The electronic switch 46 is actuated by a velocity comparator 50 which compares the vehicle velocity v with a relatively low threshold velocity v0 (e.g., 6 km/h).
When the vehicle is at rest v<v0, the electronic switch 46 is in its position shown, whereby the height regulation is conducted by the control device 44 in accordance with the measured height h as smoothed by the first filter 40 with the relatively short time constant t1 (e.g. below 1 sec and greater than approximately 200 msec) to obtain a response with as short a phase displacement as possible. Under such conditions, large oscillations of the vehicle body 10 are not to be expected. As soon as the vehicle velocity v exceeds the reference value v0, the switch 46 is changed over and the height regulation is carried out using the measured height h as smoothed by the second filter 42 with the longer time constant t2. This increases the phase displacement or phase delay of the response to changes in the body height h but this is not so disadvantageous as such changes are likely to be infrequent.
The switch 46 could be placed in front of the filters 40, 42 instead of after them, as shown. Another possibility would be to connect separate comparators directly to the two filters 40, 42 and to connect the outputs of such comparators to the electronic switch. The latter could be incorporated in the control computer 44.
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|1||*||Patent Abstracts of Japan, vol. 10, No. 62 (M 460) (2119) dated Mar. 12, 1986 JP A 60 209 312.|
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|Citing Patent||Filing date||Publication date||Applicant||Title|
|US5430647 *||Dec 7, 1992||Jul 4, 1995||Ford Motor Company||Method and apparatus for maintaining vehicular ride height|
|US7104547||Apr 16, 2004||Sep 12, 2006||Bfs Diversified Products, Llc||Method and system for aligning a stationary vehicle with an artificial horizon|
|US7357397||Jul 28, 2006||Apr 15, 2008||Bfs Diversified Products, Llc||Method and systems for aligning a stationary vehicle with an artificial horizon|
|US7378945||May 27, 2004||May 27, 2008||Omega Patents, L.L.C.||Vehicle security system controlling vehicle body position and related methods|
|US7380799||Nov 5, 2004||Jun 3, 2008||Bfs Diversified Products, Llc||Adjustable vehicle suspension system with adjustable-rate air spring|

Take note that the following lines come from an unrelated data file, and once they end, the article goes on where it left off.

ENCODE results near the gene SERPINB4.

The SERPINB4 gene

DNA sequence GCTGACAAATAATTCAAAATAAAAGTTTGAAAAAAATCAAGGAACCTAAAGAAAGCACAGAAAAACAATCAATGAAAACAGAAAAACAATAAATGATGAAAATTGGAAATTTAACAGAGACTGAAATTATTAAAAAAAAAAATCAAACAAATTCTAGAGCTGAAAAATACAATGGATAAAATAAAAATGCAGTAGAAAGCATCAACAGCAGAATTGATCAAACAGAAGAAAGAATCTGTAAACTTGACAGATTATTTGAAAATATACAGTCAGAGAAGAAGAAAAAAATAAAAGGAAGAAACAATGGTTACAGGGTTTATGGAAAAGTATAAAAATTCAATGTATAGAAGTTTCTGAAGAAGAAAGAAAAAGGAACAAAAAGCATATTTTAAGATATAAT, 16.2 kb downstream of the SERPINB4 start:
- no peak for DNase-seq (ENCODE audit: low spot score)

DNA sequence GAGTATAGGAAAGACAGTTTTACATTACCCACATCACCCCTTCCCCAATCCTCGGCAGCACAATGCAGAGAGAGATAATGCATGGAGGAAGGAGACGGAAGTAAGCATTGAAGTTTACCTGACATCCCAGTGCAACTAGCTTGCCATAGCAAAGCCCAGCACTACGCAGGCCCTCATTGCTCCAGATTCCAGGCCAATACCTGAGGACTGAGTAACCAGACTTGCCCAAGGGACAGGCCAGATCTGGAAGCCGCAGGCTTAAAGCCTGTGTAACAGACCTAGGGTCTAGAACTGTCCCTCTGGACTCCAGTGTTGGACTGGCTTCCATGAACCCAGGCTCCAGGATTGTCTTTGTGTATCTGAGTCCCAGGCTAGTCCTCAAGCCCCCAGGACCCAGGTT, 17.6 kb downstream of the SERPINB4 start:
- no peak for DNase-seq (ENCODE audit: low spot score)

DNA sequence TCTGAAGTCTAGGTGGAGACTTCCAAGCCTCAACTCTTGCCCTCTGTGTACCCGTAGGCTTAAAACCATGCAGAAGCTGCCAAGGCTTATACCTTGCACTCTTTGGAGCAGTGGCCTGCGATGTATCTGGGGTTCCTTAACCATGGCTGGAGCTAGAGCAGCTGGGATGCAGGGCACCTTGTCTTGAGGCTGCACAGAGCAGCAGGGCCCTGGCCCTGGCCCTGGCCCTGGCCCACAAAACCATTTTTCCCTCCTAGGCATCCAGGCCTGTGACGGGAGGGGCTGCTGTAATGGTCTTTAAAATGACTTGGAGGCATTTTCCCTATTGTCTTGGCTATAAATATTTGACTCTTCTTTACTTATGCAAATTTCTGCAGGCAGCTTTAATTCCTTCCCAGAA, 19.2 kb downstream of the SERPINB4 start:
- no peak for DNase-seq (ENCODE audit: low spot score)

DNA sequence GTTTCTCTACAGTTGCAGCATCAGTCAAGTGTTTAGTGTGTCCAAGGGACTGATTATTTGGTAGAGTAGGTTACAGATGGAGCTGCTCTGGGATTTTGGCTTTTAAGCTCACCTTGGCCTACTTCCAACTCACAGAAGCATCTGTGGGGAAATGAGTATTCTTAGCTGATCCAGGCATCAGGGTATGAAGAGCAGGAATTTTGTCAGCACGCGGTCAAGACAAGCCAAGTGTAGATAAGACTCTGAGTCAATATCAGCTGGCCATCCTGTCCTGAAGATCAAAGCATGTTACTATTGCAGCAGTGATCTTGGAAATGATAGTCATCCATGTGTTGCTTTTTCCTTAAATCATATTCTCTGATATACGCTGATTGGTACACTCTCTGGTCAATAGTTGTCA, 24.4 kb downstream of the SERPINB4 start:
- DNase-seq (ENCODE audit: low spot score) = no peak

|US7607667||Oct 27, 2009||Firestone Industrial Products Company, Llc||Method and system for aligning a stationary vehicle with an artificial horizon|
|US7744099||Nov 27, 2006||Jun 29, 2010||Driveright Holdings, Ltd.||Method and system for adjusting a vehicle aligned with an artificial horizon|
|US8155835||Feb 21, 2008||Apr 10, 2012||Driveright Holdings, Ltd.||Vehicle chassis height adjustment method and system|
|US8306696||Oct 8, 2009||Nov 6, 2012||Driveright Holdings, Ltd.||Method and system for aligning a vehicle with an artificial horizon|
|US20050093265 *||Nov 5, 2004||May 5, 2005||Bfs Diversified Products, Llc||Adjustable vehicle suspension system with adjustable-rate air spring|
|US20050236781 *||Apr 16, 2004||Oct 27, 2005||Brookes Graham R||Method and system for aligning a stationary vehicle with an artificial horizon|
|US20050275509 *||May 27, 2004||Dec 15, 2005||Omega Patents, L.L.C.||Vehicle security system controlling vehicle body position and related methods|
|US20060267296 *||May 25, 2006||Nov 30, 2006||Dodd C I||Electronic control of vehicle air suspension|
|US20070007734 *||Jul 28, 2006||Jan 11, 2007||Bfs Diversified Products, Llc||Method and systems for aligning a stationary vehicle with an artificial horizon|
|US20070120334 *||Nov 27, 2006||May 31, 2007||Bfs Diversified Products, Llc||Method and system for adjusting a vehicle aligned with an artificial horizon|
|US20080174079 *||Feb 20, 2008||Jul 24, 2008||Bfs Diversified Products, Llc||Method and system for aligning a stationary vehicle with an artificial horizon|
|US20090216403 *||Feb 21, 2008||Aug 27, 2009||Bfs Diversified Products, Llc||Vehicle chassis height adjustment method and system|
|US20100030425 *||Oct 8, 2009||Feb 4, 2010||Firestone Industrial Products Company, Llc||Method and system for aligning a vehicle with an artificial horizon|
|US20110093239 *||Apr 21, 2011||Holbrook Gregory A||Vehicle weight sensing methods and systems|
|EP1637369A2 *||Aug 30, 2005||Mar 22, 2006||Bayerische Motoren Werke Aktiengesellschaft||Suspension control apparatus of vehicle|
|U.S. Classification||280/5.514, 267/64.28, 280/6.157|
|International Classification||B60G17/015, B60G17/018|
|Oct 15, 1990||AS||Assignment|
Owner name: ROBERT BOSCH GMBH, GERMANY
Free format text: ASSIGNMENT OF ASSIGNORS INTEREST.;ASSIGNORS:PISCHKE, JURGEN;TILLHON, ENGELBERT;REEL/FRAME:005638/0358;SIGNING DATES FROM 19900613 TO 19900702
|Mar 29, 1994||CC||Certificate of correction|
|Sep 17, 1996||REMI||Maintenance fee reminder mailed|
|Feb 9, 1997||LAPS||Lapse for failure to pay maintenance fees|
|Apr 22, 1997||FP||Expired due to failure to pay maintenance fee|
Effective date: 19970212